If you use your smartphone or tablet for work, you need to keep your data secure when you're on the go. We look at nine gadgets that try to keep your important data out of the hands of others.
Stories by Rick Broida
It's no stretch to say that ads are what make the Web go 'round. The content you're reading right now? Paid for by ads. Google, Facebook, Pandora, YouTube? Driven by ads. This is not a new concept: TV and radio have relied on commercials since their earliest days. Because, let's face it, <em>something</em> has to pay for all the free programming and services.
With a starting price of just $299, the unlocked, Cyanogen-powered OnePlus One Android phone beats the bigger brands at their own game.
The mobile-phone industry is in a state of flux. Where once you had little choice but to buy a subsidized phone from a major carrier and pay two years' worth of whatever monthly fees it chose to levy, now you have options aplenty.
The new Leap Motion Controller brings motion control to any computer. The question is: How effective is it, and does it have any practical value?
Last week you learned how to avoid gridlock during your daily commute. Of course, you can't avoid that commute altogether, which is why it's smart to make the most of time you have to spend in the car (or, for that matter, on bus, plane, train, etc.).
If you've poked around PCWorld in recent weeks, you've learned how to download and install Windows 8 on a new hard-drive partition and how to install Windows 8 in a virtual machine. Today, let's talk about one of my favorite approaches for installing Windows 8, well, anywhere: by way of a flash drive.
My wife recently made the switch from a clunky old Android phone to a spiffy new iPhone 4S. When she asked if all her contacts could be moved from the former to the latter, I confidently replied, "Sure, no problem!" After all, Android phones sync with Google Contacts, and iTunes has the ability to do likewise. Easy-peasy, right?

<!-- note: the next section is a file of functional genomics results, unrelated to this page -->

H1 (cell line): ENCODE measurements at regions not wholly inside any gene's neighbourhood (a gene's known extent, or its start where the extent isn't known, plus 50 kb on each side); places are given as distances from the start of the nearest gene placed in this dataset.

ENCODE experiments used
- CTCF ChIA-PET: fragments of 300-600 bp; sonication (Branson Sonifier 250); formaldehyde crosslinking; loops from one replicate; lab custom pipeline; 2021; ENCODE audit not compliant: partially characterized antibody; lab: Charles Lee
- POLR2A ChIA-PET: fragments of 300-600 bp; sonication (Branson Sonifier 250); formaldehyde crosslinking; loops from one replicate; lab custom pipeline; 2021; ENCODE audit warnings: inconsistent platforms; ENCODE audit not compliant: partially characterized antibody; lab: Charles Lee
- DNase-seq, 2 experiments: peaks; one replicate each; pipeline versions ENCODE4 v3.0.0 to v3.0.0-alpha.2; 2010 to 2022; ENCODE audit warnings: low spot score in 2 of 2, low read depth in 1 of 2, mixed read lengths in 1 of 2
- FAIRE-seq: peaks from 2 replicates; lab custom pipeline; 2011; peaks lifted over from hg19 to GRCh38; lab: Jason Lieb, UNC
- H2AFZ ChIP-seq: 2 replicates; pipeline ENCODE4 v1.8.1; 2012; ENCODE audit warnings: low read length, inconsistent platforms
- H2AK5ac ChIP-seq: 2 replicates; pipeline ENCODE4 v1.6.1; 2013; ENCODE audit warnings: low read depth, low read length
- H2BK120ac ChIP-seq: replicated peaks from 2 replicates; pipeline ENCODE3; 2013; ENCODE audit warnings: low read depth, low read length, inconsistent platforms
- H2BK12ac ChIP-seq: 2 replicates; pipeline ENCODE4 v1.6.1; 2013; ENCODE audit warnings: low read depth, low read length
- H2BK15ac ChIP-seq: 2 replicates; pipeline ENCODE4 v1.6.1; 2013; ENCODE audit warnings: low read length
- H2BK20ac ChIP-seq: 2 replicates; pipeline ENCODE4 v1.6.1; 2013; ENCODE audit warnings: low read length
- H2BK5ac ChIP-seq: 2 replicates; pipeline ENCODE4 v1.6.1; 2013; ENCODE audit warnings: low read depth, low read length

True story: I'd been getting fed up with Firefox, in part because it was acting sluggish and flaky, so I decided to give Google's Chrome browser a try. And by "try," I mean make it my primary browser for a couple weeks.
Reader Patricia has a question: "Why can't application software be put on USB drives instead of [hard] disks?"
As you may recall, Amazon recently unveiled its new Cloud Drive service, which provides 5GB of free online storage. (Elsewhere I explained how you could bump your limit to 20GB for under a buck.) The only downside? To access it, you have to use Amazon's Web-based interface. It's not bad, but not nearly as convenient as, say, a local hard drive.
Among the many reasons I'm partial to Firefox is that Mozilla's browser has long offered a built-in spell checker. (Not that I need it, of course -- we payd riters learnt gud speling in skool.)
Much as everyone loves Microsoft's Windows 7, not everyone has made the move yet. Plenty of folks are clinging to Windows XP for dear life, while others just didn't see enough reason to upgrade from Vista. After all, it's not like Microsoft is giving Windows 7 away for free.
I'm not sure if this is a bug or a "feature," but it's definitely annoying.
Yesterday I told you how to tweak Firefox 4 so it would allow incompatible add-ons to run. One of my primary motivations for doing so was the PermaTabs Mod add-on, which I use religiously to keep tabs open from one browsing session to the next. (Ironically, that extension came into being because its predecessor, PermaTabs, was incompatible with Firefox 3.)